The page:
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Rugby Team Facing Full Revolt After Players Refuse to Wear 'Pride' Jerseys Announced Last-Minute

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An Australian professional rugby team may have to play without seven of its teammates after it revealed plans to wear rainbow-clad “pride” jerseys without consulting the players.

According to The Sydney Morning Herald, the Manly Sea Eagles of Australia’s National Rugby League released images of the jersey to the public on Monday, but it did not inform players about the jerseys beforehand. The team plans to have players wear the jerseys Thursday during its match against the Sydney Roosters.

As a result, seven players who said they felt blindsided by the decision said they would not play in the match. They did not want to wear the jerseys because of their religious beliefs.

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Officials from the club met with Josh Aloiai, Jason Saab, Christian Tuipulotu, Josh Schuster, Haumole Olakau’atu, Tolu Koula and Toafofoa Sipley on Monday night in Australia to discuss their concerns.

The club had planned to meet with the players when they returned to training Tuesday, but it expedited the meeting in hopes of smoothing things over.

Despite the negotiation attempts, all seven players had declared their intentions to withdraw from the match as of Monday.

The Herald reported Manly coach Des Hasler understood how the club put players in a difficult position by releasing the jersey without telling them beforehand. He reportedly plans to “support their decision not to play.”

Do you support these players' decisions to not participate in the match?

One of Manly’s best-known former players is Ian Roberts, Australia’s ABC News reported. He became the first NRL player to come out as gay in 1995, and he criticized the players for making their own religious decisions.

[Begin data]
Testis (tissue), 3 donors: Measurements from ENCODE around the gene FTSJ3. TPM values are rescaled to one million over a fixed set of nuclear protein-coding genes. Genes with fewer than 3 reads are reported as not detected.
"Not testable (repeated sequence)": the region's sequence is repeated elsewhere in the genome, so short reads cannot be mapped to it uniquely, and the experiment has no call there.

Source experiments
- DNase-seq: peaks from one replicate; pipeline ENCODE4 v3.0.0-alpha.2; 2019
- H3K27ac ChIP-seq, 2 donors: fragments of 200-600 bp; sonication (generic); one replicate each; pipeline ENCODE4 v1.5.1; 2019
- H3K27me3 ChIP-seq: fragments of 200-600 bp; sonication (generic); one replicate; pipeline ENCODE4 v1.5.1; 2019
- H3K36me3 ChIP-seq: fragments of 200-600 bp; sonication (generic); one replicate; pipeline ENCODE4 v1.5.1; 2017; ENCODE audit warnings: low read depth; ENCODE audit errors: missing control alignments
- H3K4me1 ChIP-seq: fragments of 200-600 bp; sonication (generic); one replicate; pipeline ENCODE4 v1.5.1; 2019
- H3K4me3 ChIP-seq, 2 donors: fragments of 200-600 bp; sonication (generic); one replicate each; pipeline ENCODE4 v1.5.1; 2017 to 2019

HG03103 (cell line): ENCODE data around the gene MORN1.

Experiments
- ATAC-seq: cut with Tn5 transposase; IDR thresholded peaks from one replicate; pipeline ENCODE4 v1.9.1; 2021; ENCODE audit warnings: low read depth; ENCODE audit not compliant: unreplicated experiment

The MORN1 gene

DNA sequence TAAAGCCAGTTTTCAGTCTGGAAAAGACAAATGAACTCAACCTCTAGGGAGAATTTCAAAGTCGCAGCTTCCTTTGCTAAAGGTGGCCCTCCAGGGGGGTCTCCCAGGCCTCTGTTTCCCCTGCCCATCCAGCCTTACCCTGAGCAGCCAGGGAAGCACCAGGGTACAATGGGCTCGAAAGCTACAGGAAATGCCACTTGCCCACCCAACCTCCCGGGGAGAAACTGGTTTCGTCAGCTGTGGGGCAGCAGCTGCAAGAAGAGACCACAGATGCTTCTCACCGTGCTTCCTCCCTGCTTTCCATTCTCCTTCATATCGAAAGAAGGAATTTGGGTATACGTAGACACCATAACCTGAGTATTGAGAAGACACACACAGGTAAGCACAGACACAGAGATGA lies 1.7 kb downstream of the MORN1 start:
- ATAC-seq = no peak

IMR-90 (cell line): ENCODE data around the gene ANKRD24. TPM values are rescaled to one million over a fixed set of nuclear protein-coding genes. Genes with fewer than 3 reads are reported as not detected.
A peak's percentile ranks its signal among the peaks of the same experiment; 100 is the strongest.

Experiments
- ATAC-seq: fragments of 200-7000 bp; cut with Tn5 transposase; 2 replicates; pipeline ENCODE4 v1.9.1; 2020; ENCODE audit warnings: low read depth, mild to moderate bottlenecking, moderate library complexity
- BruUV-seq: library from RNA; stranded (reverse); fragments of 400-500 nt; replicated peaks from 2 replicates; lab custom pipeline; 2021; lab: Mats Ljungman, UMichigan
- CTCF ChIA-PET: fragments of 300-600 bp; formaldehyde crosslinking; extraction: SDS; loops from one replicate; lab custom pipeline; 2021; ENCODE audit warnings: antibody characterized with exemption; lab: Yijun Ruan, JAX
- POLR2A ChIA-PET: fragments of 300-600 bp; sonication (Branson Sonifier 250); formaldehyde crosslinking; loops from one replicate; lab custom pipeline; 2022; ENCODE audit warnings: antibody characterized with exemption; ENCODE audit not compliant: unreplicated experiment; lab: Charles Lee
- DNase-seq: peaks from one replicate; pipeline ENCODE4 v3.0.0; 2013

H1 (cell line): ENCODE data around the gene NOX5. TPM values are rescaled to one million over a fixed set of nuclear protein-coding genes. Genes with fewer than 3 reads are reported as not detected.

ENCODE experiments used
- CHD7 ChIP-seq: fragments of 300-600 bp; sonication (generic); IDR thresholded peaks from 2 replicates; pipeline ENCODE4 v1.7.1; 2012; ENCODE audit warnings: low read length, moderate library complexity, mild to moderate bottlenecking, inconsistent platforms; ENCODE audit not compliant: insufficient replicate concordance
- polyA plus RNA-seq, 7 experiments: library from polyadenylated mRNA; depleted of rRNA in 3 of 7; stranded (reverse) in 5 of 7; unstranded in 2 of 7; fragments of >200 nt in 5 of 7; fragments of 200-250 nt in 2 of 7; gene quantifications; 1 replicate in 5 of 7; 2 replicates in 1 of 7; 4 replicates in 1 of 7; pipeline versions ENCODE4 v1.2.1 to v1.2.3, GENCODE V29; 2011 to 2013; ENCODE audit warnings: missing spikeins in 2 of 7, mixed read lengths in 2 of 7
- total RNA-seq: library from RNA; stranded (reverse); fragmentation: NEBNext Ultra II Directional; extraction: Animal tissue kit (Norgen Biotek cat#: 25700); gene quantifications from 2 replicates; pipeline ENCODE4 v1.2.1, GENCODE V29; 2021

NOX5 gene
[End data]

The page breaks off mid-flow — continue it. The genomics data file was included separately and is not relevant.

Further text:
“I try to see it from all perspectives but this breaks my heart,” Roberts said. “It’s sad and uncomfortable. As an older gay man, this isn’t unfamiliar. I did wonder whether there would be any religious push back.

“That’s why I think the NRL have never had a pride round. I can promise you every young kid on the northern beaches who is dealing with their sexuality would have heard about this.”

At the same time, many social media users said players may feel sad and uncomfortable themselves at the prospect of having to wear jerseys advocating a cause they feel is against their religious beliefs.

“What did you expect,” one Twitter user wrote. “You cannot force your views on others. I have no issue with the jersey and would wear it (if i liked manly) but that doesn’t mean i expect others to wear it. Live and let live.”

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Other users went even further and said most people who are not on the radical left are tired of the “pride” apparel making its way into sports.

Manly is in a tight battle with Sydney for one of the final postseason spots in the NRL, the Herald reported. The match on Thursday has massive postseason implications, making the decisions by seven players not to play even more impactful.

Professional teams in the United States have also seen players refuse to wear “pride” apparel. In June, at least five Major League Baseball players on the Tampa Bay Rays refused to wear rainbow versions of the team’s logos on their uniforms.

While the players did not skip the game altogether, they did remove rainbow patches from their jersey sleeves and wore the team’s traditional hats rather than special rainbow ones the team had asked them to wear.

As “pride” uniforms continue to gain popularity in sports around the world, it seems similar disputes between teams and their players are likely to continue.

This article appeared originally on The Western Journal.

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